WHOI Geologists Compile Longest Ever Record of Atlantic Hurricane Strikes


May 23, 2007

The frequency of intense hurricanes in the Atlantic Ocean
appears to be closely connected to long-term trends in the El Niño/Southern
Oscillation (ENSO) and the West African monsoon, according to new research from
the Woods Hole Oceanographic Institution (WHOI). Geologists Jeff Donnelly and
Jonathan Woodruff made that discovery while assembling the longest-ever record
of hurricane strikes in the Atlantic basin.

Donnelly and Woodruff began reconstructing the history of
land-falling hurricanes in the Caribbean in 2003 by gathering sediment-core
samples from Laguna Playa Grande on Vieques (Puerto Rico),
an island extremely vulnerable to hurricane strikes. They examined the cores
for evidence of storm surges—distinctive layers of coarse-grained sands and
bits of shell interspersed between the organic-rich silt usually found in
lagoon sediments—and pieced together a 5,000-year chronology of land-falling
hurricanes in the region.

In examining the record, they found large and dramatic
fluctuations in hurricane activity, with long stretches of frequent strikes
punctuated by lulls that lasted many centuries. The team then compared their
new hurricane record with existing paleoclimate data on El Niño, the West
African monsoon, and other global and regional climate influences. They found
the number of intense hurricanes (category 3, 4, and 5 on the Saffir-Simpson
scale) typically increased when El Niño was relatively weak and the West
African monsoon was strong.

“The processes that govern the formation, intensity, and
track of Atlantic hurricanes are still poorly understood,” said Donnelly, an
associate scientist in the WHOI Department of Geology and Geophysics. “Based on
this work, we now think that there may be some sort of basin-wide ‘on-off switch’
for intense hurricanes.”

Donnelly and Woodruff published their latest results in the
May 24 issue of the journal Nature.

Donnelly and his colleagues have pioneered efforts to extend
the chronology of hurricane strikes beyond what can be found in historical
texts and modern meteorological records and previously applied their methods to
the New England and the Mid-Atlantic coasts of the United States.

Their research area, Laguna Playa Grande, is protected and
separated from the ocean during all but the most severe tropical storms.
However, when an intense hurricane strikes the region, storm surges carry sand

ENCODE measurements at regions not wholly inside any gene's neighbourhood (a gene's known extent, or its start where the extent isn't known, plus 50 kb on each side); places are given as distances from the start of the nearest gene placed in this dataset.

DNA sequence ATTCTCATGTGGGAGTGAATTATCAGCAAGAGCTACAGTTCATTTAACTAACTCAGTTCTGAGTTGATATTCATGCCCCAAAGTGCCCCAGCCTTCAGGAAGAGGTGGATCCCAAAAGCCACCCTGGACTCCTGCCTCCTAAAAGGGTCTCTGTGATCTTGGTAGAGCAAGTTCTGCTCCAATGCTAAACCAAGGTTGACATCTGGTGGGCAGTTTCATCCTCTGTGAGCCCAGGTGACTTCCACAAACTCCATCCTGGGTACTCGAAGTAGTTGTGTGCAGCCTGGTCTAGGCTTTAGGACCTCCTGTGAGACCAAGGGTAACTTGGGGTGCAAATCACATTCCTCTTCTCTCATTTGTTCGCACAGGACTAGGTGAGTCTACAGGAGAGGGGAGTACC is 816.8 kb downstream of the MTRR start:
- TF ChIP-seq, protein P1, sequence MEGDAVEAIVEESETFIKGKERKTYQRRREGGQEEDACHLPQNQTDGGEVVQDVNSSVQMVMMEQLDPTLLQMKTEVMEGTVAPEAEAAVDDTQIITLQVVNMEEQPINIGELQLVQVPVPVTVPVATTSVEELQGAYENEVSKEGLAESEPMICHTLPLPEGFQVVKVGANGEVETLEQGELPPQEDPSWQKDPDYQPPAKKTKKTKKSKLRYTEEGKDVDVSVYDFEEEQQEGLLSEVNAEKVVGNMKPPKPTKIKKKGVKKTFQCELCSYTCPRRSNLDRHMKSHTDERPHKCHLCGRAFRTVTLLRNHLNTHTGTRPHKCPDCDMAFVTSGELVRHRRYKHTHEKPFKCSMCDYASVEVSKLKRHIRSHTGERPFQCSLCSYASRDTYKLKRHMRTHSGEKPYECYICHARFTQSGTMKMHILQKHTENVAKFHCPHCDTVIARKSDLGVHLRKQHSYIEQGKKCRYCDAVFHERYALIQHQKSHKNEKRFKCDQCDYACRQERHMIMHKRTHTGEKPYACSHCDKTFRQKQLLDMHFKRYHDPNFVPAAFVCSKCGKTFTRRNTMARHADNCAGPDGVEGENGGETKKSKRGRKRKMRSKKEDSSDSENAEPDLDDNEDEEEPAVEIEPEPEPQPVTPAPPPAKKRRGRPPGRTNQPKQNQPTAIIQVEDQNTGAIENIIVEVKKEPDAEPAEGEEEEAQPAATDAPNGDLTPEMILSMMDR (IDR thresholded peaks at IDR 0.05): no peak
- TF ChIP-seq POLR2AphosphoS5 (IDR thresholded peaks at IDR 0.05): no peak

from the ocean beach over the dunes and into Laguna Playa Grande. Such
“over-topping” events leave markers in the geological record that can be examined
by researchers in sediment core samples.

The geological record from Vieques showed that there were
periods of more frequent intense hurricanes from 5,000 to 3,600 years ago, from
2,500 to 1,000 years ago, and from 1700 AD to the present. By contrast, the
island was hit less often from 3,600 to 2,500 years ago and from 1,000 to 300
years ago.

To ensure that what they were seeing was not just a change
in the direction of hurricanes away from Vieques—that is, different storm
tracks across the Atlantic and Caribbean—the scientists compared their new
records with previous studies from New York and the Gulf Coast. They saw that
the Vieques record matched the frequency of land-falling hurricanes in New York and Louisiana,
indicating that some Atlantic-wide changes took place.

Donnelly and Woodruff, a doctoral student in the MIT/WHOI Joint
Graduate Program, then decided to test some other hypotheses about what
controls the strength and frequency of hurricanes. They found that periods of
frequent El Niño in the past corresponded with times of less hurricane
intensity. Other researchers have established that, within individual years, El
Niño can stunt hurricane activity by causing strong winds at high altitudes
that shear the tops off hurricanes or tip them over as they form. When El Niño
was less active in the past, Donnelly and Woodruff found, hurricane cycles
picked up.

The researchers also examined precipitation records from
Lake Ossa, Cameroon, and discovered that when there were increased monsoon
rains, there were more frequent intense hurricanes on the other side of the
Atlantic. Researchers have theorized that frequent and stronger storms over
western Africa lead to easterly atmospheric waves moving into the Atlantic to provide the “seedlings” for hurricane
development.

Much media attention has been focused recently on the
importance of warmer ocean waters as the dominant factor controlling the
frequency and intensity of hurricanes. And indeed, warmer sea surface
temperatures provide more fuel for the formation of tropical cyclones. But the
work by Donnelly and Woodruff suggests that El Niño and the West African
monsoon appear to be critical factors for determining long-term cycles of
hurricane intensity in the Atlantic.

The research by
Donnelly and Woodruff was funded by the National Science Foundation, the Risk
Prediction Initiative, the National Geographic Society, the WHOI Coastal Ocean
Institute, and the Andrew W. Mellon Foundation.

The Woods Hole Oceanographic Institution is a private,
independent organization in Falmouth, Mass., dedicated to marine research,
engineering, and higher education. Established in 1930 on a recommendation from
the National Academy of Sciences, its primary mission is to understand the
oceans and their interaction with the Earth as a whole, and to communicate a
basic understanding of the ocean’s role in the changing global environment.